April 2017 LRI Seminar - Dr. Michael Ryall, "The Role of Insight in the Foundations of Social Ontology"

What April 2017 LRI Seminar
When Thursday, 6 April 2017 from 1:00 PM to 3:00 PM
Who eric.mabry@mail.utoronto.ca

Our third seminar of the 2017 Spring semester will take place on Thursday, April 6th @ 1pm and will feature Dr. Michael Ryall of the University of Toronto’s Rotman School of Management presenting, “The Role of Insight in the Foundations of Social Ontology.” Joshua Harris (ICS) and Dr. Michael Vertin (USMC) will be responding. Please note the different time and day for this seminar. I hope you will join us for this rich conversation! 

March 2017 LRI Seminar - Nate Wall, "God the Metaphysical Poet: Scriptural Paradox as Divine Dialectic in the Prose of John Donne"

What March 2017 LRI Seminar
When Friday, 17 March 2017 from 2:00 PM to 4:00 PM
Who eric.mabry@mail.utoronto.ca

Our second seminar of the semester will take place on Friday, March 17th @ 2pm and will feature Nate Wall of Wycliffe College presenting, “God the Metaphysical Poet: Scriptural Paradox as Divine Dialectic in the Prose of John Donne.” John O’Brien, S.J. (Regis) and Dr. Jesse Billet (Trinity) will be responding. Please join us for this conversation! 



Dialectical Traditionalism: A Collaborative, International Research Conference

When Friday, 24 February 2017 at 8:45 AM to Saturday, 25 February 2017 at 4:30 PM
Who eric.mabry@mail.utoronto.ca

On February 24th-25th, the Lonergan Research Institute (LRI) in Toronto will serve as the site for an international conference dedicated to increasing Lonergan’s “not numerous center.” This conference will be co-hosted by The Lonergan Centre at St. Paul University (Ottawa), The Lonergan Center at Boston College, The Marquette Lonergan Project, and The Lonergan Research Institute (Toronto). We have sought to make explicit the methodological parameters of Lonergan’s “not numerous center” (CWL 4: 245) through the notion of Dialectical Traditionalism (a phrase coined by our friends at Marquette).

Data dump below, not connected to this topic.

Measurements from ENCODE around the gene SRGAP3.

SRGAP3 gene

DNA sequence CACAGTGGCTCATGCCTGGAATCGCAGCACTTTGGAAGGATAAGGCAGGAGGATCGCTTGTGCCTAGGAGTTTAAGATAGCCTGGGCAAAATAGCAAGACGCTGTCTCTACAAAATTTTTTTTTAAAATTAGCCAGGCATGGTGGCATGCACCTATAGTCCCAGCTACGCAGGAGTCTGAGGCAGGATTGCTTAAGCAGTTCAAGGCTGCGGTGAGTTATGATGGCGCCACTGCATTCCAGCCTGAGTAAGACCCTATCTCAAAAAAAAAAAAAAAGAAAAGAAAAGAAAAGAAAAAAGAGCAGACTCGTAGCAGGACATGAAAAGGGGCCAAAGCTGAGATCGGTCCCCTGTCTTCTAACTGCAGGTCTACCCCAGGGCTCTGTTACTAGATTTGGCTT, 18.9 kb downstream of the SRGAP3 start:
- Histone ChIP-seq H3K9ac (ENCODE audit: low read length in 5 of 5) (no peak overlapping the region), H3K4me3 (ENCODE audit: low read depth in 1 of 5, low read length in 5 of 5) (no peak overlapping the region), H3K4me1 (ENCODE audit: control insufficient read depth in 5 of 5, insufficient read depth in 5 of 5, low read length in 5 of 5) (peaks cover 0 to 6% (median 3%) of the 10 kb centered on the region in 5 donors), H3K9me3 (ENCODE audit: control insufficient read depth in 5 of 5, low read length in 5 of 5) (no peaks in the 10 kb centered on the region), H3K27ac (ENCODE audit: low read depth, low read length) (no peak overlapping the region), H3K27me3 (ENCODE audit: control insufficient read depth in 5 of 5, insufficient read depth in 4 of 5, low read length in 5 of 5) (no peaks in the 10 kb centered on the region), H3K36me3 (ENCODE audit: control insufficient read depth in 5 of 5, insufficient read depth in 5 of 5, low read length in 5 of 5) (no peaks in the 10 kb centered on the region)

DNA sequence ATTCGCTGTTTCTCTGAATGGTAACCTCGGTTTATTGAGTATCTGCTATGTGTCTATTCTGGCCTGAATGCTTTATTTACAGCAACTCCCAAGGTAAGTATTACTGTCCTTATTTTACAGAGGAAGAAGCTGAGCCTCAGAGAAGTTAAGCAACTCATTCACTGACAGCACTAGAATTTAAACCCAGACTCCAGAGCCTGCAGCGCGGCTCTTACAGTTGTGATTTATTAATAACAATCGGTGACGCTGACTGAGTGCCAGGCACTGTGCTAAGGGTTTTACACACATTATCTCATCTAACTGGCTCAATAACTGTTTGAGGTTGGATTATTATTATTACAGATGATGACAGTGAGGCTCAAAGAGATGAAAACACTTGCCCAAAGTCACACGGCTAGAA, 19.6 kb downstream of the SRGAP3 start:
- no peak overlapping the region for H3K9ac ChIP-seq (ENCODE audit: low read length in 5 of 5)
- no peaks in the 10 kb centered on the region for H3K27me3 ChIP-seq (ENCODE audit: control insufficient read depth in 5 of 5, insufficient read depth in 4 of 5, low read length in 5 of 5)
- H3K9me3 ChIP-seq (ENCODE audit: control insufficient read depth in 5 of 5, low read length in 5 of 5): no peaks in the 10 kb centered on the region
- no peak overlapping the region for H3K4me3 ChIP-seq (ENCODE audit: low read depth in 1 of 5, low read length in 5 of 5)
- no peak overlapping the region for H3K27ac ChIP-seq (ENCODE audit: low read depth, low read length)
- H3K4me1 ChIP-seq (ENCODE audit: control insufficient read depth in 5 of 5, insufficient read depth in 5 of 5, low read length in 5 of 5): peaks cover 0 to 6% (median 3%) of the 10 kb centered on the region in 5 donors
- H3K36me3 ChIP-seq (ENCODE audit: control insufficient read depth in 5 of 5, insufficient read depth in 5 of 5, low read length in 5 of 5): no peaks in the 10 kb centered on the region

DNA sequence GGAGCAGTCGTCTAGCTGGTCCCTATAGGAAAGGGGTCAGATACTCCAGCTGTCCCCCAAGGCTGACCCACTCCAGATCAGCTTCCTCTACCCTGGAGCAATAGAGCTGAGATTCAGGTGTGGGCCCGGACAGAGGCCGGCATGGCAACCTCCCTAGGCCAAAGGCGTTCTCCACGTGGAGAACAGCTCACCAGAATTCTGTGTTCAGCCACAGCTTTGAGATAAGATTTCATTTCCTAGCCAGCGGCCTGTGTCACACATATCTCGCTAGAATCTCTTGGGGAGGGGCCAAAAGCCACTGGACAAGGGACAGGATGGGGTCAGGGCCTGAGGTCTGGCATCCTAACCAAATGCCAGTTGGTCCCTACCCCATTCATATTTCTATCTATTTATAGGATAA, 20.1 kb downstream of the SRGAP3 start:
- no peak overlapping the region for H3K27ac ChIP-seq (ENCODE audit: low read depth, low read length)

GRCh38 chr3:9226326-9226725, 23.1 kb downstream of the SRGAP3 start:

“Dialectical Traditionalism is a provisional name for a nascent mentality. It is ‘Traditional’ insofar as it acknowledges that we discover ourselves and our native situation(s) constituted in large part by a history of meanings and values. It is ‘Dialectical’ insofar as it exhorts us to give questions pride of place in our intellectual, moral, and political efforts. This questioning, however, is not merely a critical or even skeptical attitude towards the history in which we find ourselves. Rather, it is, yes, a willingness to call elements of the tradition or traditions that feed our moment into question, but it is also a dialectical openness to be called into question ourselves by these. Dialectical Traditionalism, in other words, is a mentality that calls for attention to one’s place in a history, intelligent appropriation of one’s tradition, reasonable judgments about its relative merits and liabilities, and responsible risk taking in thought and action. Dialectical Traditionalism asks us to refrain from valorizing the old simply because it is old or the new simply because it is new, but to instead carefully sift that to which should still say ‘yes’ from that to which we must, if we would retain our intellectual and moral integrity, say ‘no’” (Jonathan Heaps, Marquette University). 

All of the papers will be presented at Regis College (100 Wellesley St. West, Toronto, Ontario, M5S 2Z5). For a complete list of papers, please see the schedule

We encourage all who are interested to attend! We welcome your participation. For more information, download our flyer



January 2017 LRI Graduate Seminar, "The Notion of the Secular and the Flourishing of Religious Freedom"

What January 2017 LRI Graduate Seminar
When Friday, 27 January 2017 from 2:00 PM to 4:00 PM

A panel discussing: “What does the notion of the secular have to do with establishing, promoting, or preserving religious freedom?” Featuring Anna Su (UofT Faculty of Law), Alex Hernandez (UofT Department of English), Nick Olkovich (University of St. Michael’s College), and Alex Llanera (Regis College).

LRI Graduate Seminar - Michael Buttrey (Regis), "Faster, Stronger, More Ethical? Moral Enhancement and Christian Virtue."

What Final Fall 2016 LRI Graduate Seminar
When Friday, 2 December 2016 from 2:00 PM to 4:00 PM

Is the cultivation of virtue compatible with moral enhancement, a proposal to use medical techniques affecting human cognition and emotions to help us become more ethical? Barbro Fröding suggests cognitive enhancements could enable more people to develop virtues, while Thomas Douglas advocates moral improvement through the medical modulation of emotions. I will argue that despite similar features, moral enhancement and Christian virtue address different aspects of the human person and aim at different ends for human beings. First, I will draw on contemporary virtue theorists like Philippa Foot and Julia Annas to suggest differences between virtue and moral enhancement, including the relative importance of the will and the common good. Second, I will explore the contrast between moral enhancement and distinctly Christian virtue, especially the theological virtues of faith, hope, and love.